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Learn how to move the
home comfort needle!
From a Certified Pro
Certified Energy Auditor
Residential Comfort & Energy Efficiency
Thursday, September 09 2021
As an energy auditor there is a lot of repetition to what I do. I see the same issues over and over again.
This is great for Maryland BGE and Pepco customers that need help finding ways to improve comfort around their home.
Here are five things you can do around a home that will make it more cozy in the winter.
1. Seal Recessed Light Fixtures
The first thing you can do to save energy at home and reduce drafts is seal up you recessed lights in ceilings that are below the attic. These common fixtures are secret gateways to the attic and there is no doubt your warm, conditioned air is sneaking right out.
Most older recessed lights have ventilation holes so that heat from the old incandescent bulbs can escape.
Pepco and BGE customers with recessed lights typically have some of the biggest bills and comfort complaints.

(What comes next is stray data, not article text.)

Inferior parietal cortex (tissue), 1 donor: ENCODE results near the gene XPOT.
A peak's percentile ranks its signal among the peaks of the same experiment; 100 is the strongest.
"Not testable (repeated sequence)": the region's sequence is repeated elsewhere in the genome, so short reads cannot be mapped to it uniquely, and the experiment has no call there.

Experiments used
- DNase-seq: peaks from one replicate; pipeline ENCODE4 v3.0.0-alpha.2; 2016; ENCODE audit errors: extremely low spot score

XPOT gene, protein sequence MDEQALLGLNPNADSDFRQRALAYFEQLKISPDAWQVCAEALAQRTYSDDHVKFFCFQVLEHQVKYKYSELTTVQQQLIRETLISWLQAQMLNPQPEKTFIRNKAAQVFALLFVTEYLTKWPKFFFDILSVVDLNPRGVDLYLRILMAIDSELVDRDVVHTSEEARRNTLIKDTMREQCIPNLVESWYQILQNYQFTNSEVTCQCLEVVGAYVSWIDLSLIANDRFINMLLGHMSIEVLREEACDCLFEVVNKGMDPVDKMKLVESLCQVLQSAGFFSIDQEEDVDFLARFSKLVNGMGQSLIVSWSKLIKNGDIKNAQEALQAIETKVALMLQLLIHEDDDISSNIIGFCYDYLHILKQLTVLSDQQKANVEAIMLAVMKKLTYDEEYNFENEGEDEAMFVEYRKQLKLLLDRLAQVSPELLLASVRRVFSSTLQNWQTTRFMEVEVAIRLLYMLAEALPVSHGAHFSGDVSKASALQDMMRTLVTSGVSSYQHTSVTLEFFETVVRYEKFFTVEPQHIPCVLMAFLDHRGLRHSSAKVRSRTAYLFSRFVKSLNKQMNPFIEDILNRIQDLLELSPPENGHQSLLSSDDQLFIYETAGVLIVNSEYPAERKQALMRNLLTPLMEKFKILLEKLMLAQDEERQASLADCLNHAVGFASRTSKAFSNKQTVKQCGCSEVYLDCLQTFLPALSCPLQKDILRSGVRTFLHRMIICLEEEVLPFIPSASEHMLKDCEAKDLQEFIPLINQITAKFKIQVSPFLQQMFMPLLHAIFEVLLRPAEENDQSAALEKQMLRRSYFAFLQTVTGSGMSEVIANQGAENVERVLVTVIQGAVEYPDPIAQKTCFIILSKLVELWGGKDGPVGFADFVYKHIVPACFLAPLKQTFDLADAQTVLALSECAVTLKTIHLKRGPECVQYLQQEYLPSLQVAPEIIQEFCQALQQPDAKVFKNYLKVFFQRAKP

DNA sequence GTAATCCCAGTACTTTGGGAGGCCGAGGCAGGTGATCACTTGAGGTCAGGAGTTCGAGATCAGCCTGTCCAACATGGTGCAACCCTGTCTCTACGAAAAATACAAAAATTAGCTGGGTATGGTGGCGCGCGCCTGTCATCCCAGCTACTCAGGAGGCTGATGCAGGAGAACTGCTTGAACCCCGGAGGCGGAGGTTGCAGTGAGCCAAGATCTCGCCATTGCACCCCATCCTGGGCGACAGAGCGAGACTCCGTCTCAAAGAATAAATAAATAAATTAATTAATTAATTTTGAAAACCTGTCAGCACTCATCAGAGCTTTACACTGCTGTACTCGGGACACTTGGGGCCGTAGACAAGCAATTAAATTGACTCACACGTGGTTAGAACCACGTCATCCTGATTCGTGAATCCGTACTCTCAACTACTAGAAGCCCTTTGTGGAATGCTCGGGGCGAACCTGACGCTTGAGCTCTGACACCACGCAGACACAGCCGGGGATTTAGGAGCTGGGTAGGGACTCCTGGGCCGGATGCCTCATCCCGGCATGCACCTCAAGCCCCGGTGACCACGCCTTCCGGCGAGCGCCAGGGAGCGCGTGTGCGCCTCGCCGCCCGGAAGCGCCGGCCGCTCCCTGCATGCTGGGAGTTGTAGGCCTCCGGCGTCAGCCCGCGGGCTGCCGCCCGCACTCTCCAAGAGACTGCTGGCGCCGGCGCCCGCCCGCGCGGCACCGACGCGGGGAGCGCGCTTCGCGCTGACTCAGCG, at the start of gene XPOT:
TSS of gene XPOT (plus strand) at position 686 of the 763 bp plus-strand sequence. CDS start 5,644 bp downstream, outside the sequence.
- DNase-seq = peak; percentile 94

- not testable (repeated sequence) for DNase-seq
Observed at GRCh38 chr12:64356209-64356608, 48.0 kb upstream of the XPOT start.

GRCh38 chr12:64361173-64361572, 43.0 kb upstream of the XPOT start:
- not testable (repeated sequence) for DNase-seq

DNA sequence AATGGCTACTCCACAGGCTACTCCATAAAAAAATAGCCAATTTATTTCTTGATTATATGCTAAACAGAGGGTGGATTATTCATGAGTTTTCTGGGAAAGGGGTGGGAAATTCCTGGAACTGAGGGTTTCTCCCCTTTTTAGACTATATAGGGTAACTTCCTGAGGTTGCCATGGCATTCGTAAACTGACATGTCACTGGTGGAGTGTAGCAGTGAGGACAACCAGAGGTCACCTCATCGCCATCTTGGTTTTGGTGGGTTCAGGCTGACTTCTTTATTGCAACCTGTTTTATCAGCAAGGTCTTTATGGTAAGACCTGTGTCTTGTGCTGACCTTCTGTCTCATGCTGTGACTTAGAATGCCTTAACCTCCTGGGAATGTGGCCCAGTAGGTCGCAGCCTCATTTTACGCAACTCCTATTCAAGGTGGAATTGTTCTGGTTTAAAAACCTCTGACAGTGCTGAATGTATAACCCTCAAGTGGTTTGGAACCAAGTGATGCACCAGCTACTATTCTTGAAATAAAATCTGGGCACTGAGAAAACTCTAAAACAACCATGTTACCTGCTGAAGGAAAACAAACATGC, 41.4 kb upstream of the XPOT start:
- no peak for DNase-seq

The photo above is taken from inside an attic. The flash on the camera was turned off to demonstrate the ability in some cases to actually see to the living space below. This is why all recessed lights must be covered and sealed at the attic floor to reduct drafts and energy loss.
A recessed light as seen from inside of the house.
Watch how leaky these recessed lights are during a whole house pressure test.
How Should it Look?
It is always best to seal recessed lights from the attic. Covering the fixure and sealing the cover at the base is key. Now the air barrier is restored and the home will be less drafty.